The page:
Adequate hydration is essential for growing babies, toddlers and kids. As with adults, water is necessary for their body’s daily activities. Because of their smaller size, though, children are more vulnerable than adults to losing water through their skin. Kids also often forget to drink and don’t always recognize when they are thirsty, so parents need to be vigilant about making sure they stay hydrated.
Children should aim to have six to eight beverages — ideally water or milk — per day (total ounces needed vary with a child’s age). Kids playing sports, spending a lot of time outdoors during the summer, or who are sick with a fever often need more. Here are some age-specific guidelines for making sure your infant or child is getting enough fluids.
Infants under 6 months: Breast milk provides fluid and all the nutrition a baby needs at this age for proper growth and development. No extra water is necessary (unless recommended by your pediatrician). If you are formula-feeding, double check to make sure you correctly mix formula with the right amount of water (usually 1 powder scoop per 2 ounces of water). The amount of liquid nutrition your baby needs slowly increases as he grows, and depends on his weight. In the first month of life, he may only need 12 to 24 ounces a day, increasing to 20 to 36 ounces a day by the time he is 4 to 6 months old.
Infants 6-12 months: The liquid nutrition your baby consumes will slowly decrease as solid food nutrition increases. That said, she still needs liquid for hydration. Rely on plain water, which is good for hydration and gets an older infant used to the taste of plain water — a healthy habit for life. It’s best to avoid sweet beverages and juice as that will just get your little one used to sweet-tasting drinks. How much water does she need? Initially your infant will just take sips. But work up to a few ounces a few times a day by her first birthday. (City tap water in most Metropolitan areas provides just the right amount of daily fluoride to grow healthy teeth enamel to prevent tooth decay. Bottled commercial water generally is fluoride free and does not protect from tooth decay.)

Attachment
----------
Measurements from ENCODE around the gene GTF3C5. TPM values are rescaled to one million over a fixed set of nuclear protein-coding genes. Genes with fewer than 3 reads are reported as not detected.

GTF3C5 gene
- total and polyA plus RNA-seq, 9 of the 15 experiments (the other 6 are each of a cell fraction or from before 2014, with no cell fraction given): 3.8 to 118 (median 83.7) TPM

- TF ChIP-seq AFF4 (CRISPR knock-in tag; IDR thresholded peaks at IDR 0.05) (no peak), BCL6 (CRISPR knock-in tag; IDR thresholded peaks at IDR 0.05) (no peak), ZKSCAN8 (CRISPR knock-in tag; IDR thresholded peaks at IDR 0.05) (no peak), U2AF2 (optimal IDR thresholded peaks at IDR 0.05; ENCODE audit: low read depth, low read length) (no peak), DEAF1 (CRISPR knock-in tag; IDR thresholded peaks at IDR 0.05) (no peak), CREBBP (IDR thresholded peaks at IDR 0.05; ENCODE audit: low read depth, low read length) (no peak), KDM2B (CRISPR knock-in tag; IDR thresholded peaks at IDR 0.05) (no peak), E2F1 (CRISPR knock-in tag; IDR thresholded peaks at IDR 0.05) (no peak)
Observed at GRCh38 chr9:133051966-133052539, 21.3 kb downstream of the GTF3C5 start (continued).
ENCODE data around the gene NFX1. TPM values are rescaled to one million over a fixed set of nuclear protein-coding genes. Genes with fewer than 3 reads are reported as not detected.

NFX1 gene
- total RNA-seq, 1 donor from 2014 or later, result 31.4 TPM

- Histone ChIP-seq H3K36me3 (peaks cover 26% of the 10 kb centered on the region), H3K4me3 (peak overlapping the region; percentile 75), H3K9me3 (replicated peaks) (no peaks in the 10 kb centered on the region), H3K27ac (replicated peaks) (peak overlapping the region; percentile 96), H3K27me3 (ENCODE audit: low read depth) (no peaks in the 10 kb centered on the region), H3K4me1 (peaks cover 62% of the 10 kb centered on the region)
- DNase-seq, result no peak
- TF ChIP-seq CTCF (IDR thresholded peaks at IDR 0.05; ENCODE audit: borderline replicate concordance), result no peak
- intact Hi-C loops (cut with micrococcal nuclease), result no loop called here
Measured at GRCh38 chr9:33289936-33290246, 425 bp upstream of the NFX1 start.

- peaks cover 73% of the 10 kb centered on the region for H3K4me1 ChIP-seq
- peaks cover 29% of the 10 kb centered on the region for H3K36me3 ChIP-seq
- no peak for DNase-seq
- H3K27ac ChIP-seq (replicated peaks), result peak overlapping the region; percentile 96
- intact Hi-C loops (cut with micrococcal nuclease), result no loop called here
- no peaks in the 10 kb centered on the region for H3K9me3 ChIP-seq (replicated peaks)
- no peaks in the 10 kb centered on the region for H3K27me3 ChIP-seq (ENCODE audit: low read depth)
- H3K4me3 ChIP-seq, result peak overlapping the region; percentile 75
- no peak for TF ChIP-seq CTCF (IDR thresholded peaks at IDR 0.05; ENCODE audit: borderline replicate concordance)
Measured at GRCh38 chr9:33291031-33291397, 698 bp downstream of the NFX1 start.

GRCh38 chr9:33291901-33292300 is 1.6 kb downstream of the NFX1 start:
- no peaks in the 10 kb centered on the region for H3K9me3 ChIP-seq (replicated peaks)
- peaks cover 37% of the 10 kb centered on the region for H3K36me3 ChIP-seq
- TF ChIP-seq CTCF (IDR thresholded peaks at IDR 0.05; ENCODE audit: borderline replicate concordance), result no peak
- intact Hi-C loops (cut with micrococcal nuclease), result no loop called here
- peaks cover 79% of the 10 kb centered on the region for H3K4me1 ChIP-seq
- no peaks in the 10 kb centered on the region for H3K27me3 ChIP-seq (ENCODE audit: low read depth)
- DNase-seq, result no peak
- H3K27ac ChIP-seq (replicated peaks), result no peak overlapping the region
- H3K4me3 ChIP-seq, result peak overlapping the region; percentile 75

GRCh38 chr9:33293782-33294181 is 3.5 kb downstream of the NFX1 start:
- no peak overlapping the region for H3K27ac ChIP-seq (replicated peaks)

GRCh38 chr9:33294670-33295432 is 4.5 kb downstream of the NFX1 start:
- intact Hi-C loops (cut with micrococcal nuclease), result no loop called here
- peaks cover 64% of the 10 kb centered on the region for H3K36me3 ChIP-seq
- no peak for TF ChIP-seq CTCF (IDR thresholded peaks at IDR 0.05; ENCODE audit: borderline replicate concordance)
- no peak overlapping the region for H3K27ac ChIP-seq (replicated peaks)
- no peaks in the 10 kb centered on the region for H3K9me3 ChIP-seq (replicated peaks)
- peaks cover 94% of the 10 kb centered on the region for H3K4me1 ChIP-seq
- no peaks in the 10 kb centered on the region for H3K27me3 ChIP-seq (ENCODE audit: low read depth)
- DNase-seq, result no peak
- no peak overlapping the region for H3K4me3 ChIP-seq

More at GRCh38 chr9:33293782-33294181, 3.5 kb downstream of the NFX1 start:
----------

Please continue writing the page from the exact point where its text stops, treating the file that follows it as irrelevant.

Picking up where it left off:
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Toddlers and preschoolers: Young children need about 16 ounces of milk a day. After that, plain water should be your beverage of choice. Around 2 to 5 cups of water a day (16 to 40 ounces) should suffice, depending on the child’s size and what else they are eating. On hot summer days when they are running around outside (try to get your kids active outside for at least an hour a day), they need even more water. Don’t forget that fruit and vegetables also contain water (along with tons of important nutrients), so encourage them to eat those as well.
Instead of fixating on exactly how much water your kids are drinking, try to make plain (city) water available throughout the day, have them carry a water bottle to school and activities, and model good habits by drinking lots of plain water yourself.